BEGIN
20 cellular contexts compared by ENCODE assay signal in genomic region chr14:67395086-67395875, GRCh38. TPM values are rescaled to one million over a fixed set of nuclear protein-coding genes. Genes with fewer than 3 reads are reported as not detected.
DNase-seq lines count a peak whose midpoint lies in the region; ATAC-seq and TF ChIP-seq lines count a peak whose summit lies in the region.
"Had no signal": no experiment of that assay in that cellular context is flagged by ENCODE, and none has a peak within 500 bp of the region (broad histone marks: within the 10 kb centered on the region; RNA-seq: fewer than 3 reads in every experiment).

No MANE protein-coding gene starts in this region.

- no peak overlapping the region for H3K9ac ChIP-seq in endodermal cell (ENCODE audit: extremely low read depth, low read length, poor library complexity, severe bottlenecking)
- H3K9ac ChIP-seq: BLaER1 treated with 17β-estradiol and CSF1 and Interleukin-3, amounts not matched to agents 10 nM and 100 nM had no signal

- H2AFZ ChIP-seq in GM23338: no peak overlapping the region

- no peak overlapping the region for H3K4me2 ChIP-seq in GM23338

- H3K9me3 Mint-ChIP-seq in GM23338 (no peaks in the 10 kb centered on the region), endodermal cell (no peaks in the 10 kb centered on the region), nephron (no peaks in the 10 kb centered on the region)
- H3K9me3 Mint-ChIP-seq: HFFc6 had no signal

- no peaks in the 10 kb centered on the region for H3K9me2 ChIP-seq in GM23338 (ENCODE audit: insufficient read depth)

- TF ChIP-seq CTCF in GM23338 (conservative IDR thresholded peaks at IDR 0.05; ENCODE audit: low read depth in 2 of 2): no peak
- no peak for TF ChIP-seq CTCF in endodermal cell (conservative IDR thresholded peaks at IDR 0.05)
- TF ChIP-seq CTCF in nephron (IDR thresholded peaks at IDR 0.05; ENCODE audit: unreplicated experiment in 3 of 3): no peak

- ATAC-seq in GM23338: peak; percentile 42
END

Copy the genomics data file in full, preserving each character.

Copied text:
20 cellular contexts compared by ENCODE assay signal in genomic region chr14:67395086-67395875, GRCh38. TPM values are rescaled to one million over a fixed set of nuclear protein-coding genes. Genes with fewer than 3 reads are reported as not detected.
DNase-seq lines count a peak whose midpoint lies in the region; ATAC-seq and TF ChIP-seq lines count a peak whose summit lies in the region.
"Had no signal": no experiment of that assay in that cellular context is flagged by ENCODE, and none has a peak within 500 bp of the region (broad histone marks: within the 10 kb centered on the region; RNA-seq: fewer than 3 reads in every experiment).

No MANE protein-coding gene starts in this region.

- no peak overlapping the region for H3K9ac ChIP-seq in endodermal cell (ENCODE audit: extremely low read depth, low read length, poor library complexity, severe bottlenecking)
- H3K9ac ChIP-seq: BLaER1 treated with 17β-estradiol and CSF1 and Interleukin-3, amounts not matched to agents 10 nM and 100 nM had no signal

- H2AFZ ChIP-seq in GM23338: no peak overlapping the region

- no peak overlapping the region for H3K4me2 ChIP-seq in GM23338

- H3K9me3 Mint-ChIP-seq in GM23338 (no peaks in the 10 kb centered on the region), endodermal cell (no peaks in the 10 kb centered on the region), nephron (no peaks in the 10 kb centered on the region)
- H3K9me3 Mint-ChIP-seq: HFFc6 had no signal

- no peaks in the 10 kb centered on the region for H3K9me2 ChIP-seq in GM23338 (ENCODE audit: insufficient read depth)

- TF ChIP-seq CTCF in GM23338 (conservative IDR thresholded peaks at IDR 0.05; ENCODE audit: low read depth in 2 of 2): no peak
- no peak for TF ChIP-seq CTCF in endodermal cell (conservative IDR thresholded peaks at IDR 0.05)
- TF ChIP-seq CTCF in nephron (IDR thresholded peaks at IDR 0.05; ENCODE audit: unreplicated experiment in 3 of 3): no peak

- ATAC-seq in GM23338: peak; percentile 42